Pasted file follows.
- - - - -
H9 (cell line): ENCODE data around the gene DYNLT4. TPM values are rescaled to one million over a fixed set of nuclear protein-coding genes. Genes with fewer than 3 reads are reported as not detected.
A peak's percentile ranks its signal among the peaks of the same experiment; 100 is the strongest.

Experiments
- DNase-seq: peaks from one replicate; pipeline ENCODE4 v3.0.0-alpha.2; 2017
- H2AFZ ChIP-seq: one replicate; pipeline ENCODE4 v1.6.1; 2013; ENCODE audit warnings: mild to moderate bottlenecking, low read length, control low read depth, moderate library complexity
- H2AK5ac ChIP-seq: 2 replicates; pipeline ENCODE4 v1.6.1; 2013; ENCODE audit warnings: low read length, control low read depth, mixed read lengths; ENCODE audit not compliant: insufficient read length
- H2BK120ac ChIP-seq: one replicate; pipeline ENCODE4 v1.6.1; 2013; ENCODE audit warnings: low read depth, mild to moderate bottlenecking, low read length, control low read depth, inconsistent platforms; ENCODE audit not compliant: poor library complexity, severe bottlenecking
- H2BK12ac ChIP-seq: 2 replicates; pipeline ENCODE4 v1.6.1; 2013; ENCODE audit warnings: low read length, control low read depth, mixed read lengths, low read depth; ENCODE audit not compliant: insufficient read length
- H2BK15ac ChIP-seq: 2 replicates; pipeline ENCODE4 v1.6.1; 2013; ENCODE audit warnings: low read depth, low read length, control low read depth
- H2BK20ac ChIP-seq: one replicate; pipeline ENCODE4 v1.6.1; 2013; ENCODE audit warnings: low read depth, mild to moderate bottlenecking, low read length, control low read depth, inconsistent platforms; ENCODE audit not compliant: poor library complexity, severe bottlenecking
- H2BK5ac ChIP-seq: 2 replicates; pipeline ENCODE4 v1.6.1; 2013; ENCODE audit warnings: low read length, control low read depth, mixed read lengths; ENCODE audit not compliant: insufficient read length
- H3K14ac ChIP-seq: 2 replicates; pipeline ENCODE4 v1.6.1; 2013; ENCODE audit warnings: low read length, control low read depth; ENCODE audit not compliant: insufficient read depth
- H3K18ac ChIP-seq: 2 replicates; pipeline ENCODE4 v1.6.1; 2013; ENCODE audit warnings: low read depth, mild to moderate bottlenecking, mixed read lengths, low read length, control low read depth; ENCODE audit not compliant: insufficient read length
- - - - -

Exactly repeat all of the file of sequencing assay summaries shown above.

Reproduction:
H9 (cell line): ENCODE data around the gene DYNLT4. TPM values are rescaled to one million over a fixed set of nuclear protein-coding genes. Genes with fewer than 3 reads are reported as not detected.
A peak's percentile ranks its signal among the peaks of the same experiment; 100 is the strongest.

Experiments
- DNase-seq: peaks from one replicate; pipeline ENCODE4 v3.0.0-alpha.2; 2017
- H2AFZ ChIP-seq: one replicate; pipeline ENCODE4 v1.6.1; 2013; ENCODE audit warnings: mild to moderate bottlenecking, low read length, control low read depth, moderate library complexity
- H2AK5ac ChIP-seq: 2 replicates; pipeline ENCODE4 v1.6.1; 2013; ENCODE audit warnings: low read length, control low read depth, mixed read lengths; ENCODE audit not compliant: insufficient read length
- H2BK120ac ChIP-seq: one replicate; pipeline ENCODE4 v1.6.1; 2013; ENCODE audit warnings: low read depth, mild to moderate bottlenecking, low read length, control low read depth, inconsistent platforms; ENCODE audit not compliant: poor library complexity, severe bottlenecking
- H2BK12ac ChIP-seq: 2 replicates; pipeline ENCODE4 v1.6.1; 2013; ENCODE audit warnings: low read length, control low read depth, mixed read lengths, low read depth; ENCODE audit not compliant: insufficient read length
- H2BK15ac ChIP-seq: 2 replicates; pipeline ENCODE4 v1.6.1; 2013; ENCODE audit warnings: low read depth, low read length, control low read depth
- H2BK20ac ChIP-seq: one replicate; pipeline ENCODE4 v1.6.1; 2013; ENCODE audit warnings: low read depth, mild to moderate bottlenecking, low read length, control low read depth, inconsistent platforms; ENCODE audit not compliant: poor library complexity, severe bottlenecking
- H2BK5ac ChIP-seq: 2 replicates; pipeline ENCODE4 v1.6.1; 2013; ENCODE audit warnings: low read length, control low read depth, mixed read lengths; ENCODE audit not compliant: insufficient read length
- H3K14ac ChIP-seq: 2 replicates; pipeline ENCODE4 v1.6.1; 2013; ENCODE audit warnings: low read length, control low read depth; ENCODE audit not compliant: insufficient read depth
- H3K18ac ChIP-seq: 2 replicates; pipeline ENCODE4 v1.6.1; 2013; ENCODE audit warnings: low read depth, mild to moderate bottlenecking, mixed read lengths, low read length, control low read depth; ENCODE audit not compliant: insufficient read length